~ Nidhi Jain

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Responses

  1. The first response was an accident and doesn’t need to be posted. 🙂 Anyhow, are you saying that we are to be like Narcissus? Narcissus fell in love with himself, his own reflection because he did not want to love anyone else; no one was “good enough” for him. It was not a blessing that he fell in love with himself. The reflection could not love him back, and he did not understand that what he loved was just an illusion.

  2. I would have liked to put your first comment as well, but I thought to respect your view saying not to put that. Anyway, being the “Cognition Architect” @ LifeMantras, I realised a sure need to shed some in-depth light on legend, myth and on the history of these Narcissus paintings.

    There are numerous versions of Narcissus paintings by plenty of well-known and un-known artists. According to authentic books on the studies and history of Renaissance paintings – there were three subsequent paintings representing the entire myth or legend of Narcissus. This is the first one in the order of three and unfortunately the other two haven’t acclaimed the same fame. So, for most of the people like you, this painting has become the only source of relevance to the entire legend of Narcissus, whilst the fact is that, this particular painting is the manifestation of “Self realisation” -“Realizzazione di sé” in Italian. The subsequent paintings then manifested the misery of Narcissus which were created under the influence of Aristotle’s interpretation on Narcissus and his legend.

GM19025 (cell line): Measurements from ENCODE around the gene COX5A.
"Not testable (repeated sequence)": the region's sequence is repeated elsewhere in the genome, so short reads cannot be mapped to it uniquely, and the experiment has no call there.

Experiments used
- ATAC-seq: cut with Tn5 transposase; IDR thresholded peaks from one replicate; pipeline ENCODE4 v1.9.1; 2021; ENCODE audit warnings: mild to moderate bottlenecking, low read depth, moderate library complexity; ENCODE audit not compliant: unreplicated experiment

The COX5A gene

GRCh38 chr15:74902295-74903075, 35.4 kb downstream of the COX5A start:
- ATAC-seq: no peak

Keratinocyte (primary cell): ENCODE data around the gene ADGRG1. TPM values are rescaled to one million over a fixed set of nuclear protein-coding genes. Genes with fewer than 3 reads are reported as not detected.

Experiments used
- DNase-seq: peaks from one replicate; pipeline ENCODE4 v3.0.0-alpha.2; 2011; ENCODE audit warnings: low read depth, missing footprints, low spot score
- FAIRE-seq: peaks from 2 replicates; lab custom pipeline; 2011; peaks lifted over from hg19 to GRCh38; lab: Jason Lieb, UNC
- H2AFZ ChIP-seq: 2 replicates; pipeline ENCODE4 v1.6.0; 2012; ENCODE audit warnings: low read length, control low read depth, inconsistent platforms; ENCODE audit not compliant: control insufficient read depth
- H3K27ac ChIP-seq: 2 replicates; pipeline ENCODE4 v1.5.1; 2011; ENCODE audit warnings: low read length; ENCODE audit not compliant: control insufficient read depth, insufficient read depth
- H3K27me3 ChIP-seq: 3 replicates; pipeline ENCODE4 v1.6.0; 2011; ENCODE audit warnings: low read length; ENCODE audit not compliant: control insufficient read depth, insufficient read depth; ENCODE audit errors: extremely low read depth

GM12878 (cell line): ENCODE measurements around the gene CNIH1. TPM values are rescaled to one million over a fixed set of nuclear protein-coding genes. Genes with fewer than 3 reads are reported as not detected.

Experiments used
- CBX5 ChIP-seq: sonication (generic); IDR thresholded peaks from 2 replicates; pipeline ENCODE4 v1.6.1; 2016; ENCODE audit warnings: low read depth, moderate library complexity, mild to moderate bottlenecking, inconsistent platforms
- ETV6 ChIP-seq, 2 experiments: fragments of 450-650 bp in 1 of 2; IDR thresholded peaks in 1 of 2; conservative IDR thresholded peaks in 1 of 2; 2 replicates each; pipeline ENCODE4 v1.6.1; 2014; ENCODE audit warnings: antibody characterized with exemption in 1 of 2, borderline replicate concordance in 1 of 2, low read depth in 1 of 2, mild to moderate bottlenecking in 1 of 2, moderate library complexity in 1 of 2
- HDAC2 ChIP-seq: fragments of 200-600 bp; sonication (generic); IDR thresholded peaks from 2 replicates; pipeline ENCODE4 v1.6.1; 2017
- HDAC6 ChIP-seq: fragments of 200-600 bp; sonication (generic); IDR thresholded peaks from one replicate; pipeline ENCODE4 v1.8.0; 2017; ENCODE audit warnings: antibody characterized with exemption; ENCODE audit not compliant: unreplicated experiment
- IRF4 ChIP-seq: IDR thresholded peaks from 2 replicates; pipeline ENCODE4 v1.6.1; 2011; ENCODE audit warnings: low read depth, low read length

Nonetheless, I was happy to receive your comments, saying myself, “Alas! there are some people who are at least aware about this famous painting and the legend of Narcissus.”

    Thanks for dropping your words and evoking my “repertoire” 🙂

    – Robin.

  3. well-put.